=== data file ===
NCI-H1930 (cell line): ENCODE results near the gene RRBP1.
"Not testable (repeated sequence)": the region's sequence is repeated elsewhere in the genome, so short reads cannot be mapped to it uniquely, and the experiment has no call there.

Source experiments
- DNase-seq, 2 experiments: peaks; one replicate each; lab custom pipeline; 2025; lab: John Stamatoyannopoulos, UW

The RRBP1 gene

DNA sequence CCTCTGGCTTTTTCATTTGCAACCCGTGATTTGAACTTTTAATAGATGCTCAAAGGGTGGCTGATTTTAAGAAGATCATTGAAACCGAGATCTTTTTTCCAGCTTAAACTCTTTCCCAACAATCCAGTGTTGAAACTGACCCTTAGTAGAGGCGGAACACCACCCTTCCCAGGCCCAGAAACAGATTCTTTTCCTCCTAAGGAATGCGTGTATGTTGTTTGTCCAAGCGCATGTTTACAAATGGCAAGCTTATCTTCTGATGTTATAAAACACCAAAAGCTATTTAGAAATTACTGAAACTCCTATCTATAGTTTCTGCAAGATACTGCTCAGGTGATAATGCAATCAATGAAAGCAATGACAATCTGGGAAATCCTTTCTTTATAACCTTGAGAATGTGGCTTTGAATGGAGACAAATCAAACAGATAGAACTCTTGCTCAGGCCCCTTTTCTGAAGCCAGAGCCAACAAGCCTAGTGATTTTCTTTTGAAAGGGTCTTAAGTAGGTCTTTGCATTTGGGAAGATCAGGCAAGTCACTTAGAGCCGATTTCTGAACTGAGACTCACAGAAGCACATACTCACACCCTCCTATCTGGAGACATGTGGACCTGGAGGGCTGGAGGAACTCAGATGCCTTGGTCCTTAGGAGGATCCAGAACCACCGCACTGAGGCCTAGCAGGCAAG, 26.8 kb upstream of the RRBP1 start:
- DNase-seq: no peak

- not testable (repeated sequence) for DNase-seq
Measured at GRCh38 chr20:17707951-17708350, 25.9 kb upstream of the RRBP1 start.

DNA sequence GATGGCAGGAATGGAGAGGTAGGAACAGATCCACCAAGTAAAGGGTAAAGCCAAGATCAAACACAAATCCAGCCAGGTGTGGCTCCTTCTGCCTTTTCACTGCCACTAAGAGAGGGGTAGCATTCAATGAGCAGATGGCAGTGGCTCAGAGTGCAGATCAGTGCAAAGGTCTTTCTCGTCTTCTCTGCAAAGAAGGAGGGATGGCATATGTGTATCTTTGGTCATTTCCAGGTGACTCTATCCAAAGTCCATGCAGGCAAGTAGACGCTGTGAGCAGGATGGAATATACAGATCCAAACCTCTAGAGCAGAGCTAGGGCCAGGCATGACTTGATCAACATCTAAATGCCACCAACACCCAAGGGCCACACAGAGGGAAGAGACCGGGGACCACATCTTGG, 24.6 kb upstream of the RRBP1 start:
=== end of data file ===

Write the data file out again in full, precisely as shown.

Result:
NCI-H1930 (cell line): ENCODE results near the gene RRBP1.
"Not testable (repeated sequence)": the region's sequence is repeated elsewhere in the genome, so short reads cannot be mapped to it uniquely, and the experiment has no call there.

Source experiments
- DNase-seq, 2 experiments: peaks; one replicate each; lab custom pipeline; 2025; lab: John Stamatoyannopoulos, UW

The RRBP1 gene

DNA sequence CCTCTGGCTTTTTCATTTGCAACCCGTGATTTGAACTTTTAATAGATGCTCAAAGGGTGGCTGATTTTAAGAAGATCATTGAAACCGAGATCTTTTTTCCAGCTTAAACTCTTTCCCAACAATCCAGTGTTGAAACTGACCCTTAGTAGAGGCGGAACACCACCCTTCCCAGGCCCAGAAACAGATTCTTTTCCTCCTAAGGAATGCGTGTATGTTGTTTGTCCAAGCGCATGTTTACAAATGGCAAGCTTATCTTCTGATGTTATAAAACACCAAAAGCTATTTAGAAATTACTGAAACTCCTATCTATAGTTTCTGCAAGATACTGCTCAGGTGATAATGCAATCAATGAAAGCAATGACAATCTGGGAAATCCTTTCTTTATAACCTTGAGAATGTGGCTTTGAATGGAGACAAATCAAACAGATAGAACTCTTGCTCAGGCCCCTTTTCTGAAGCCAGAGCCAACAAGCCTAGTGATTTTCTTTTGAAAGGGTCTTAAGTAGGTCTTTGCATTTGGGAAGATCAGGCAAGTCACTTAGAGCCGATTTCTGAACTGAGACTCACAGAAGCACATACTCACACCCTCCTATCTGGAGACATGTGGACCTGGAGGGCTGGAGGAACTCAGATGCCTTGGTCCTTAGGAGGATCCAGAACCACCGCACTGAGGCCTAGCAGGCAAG, 26.8 kb upstream of the RRBP1 start:
- DNase-seq: no peak

- not testable (repeated sequence) for DNase-seq
Measured at GRCh38 chr20:17707951-17708350, 25.9 kb upstream of the RRBP1 start.

DNA sequence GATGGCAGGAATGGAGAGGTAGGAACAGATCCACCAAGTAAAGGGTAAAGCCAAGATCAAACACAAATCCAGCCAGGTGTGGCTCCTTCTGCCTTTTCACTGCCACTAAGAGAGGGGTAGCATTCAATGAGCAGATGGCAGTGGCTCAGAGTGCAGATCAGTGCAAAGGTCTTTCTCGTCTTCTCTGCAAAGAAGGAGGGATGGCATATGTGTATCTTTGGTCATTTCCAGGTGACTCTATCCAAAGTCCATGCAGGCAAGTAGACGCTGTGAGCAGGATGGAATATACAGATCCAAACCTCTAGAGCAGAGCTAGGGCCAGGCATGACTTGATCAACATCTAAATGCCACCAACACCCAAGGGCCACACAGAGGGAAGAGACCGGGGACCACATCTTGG, 24.6 kb upstream of the RRBP1 start: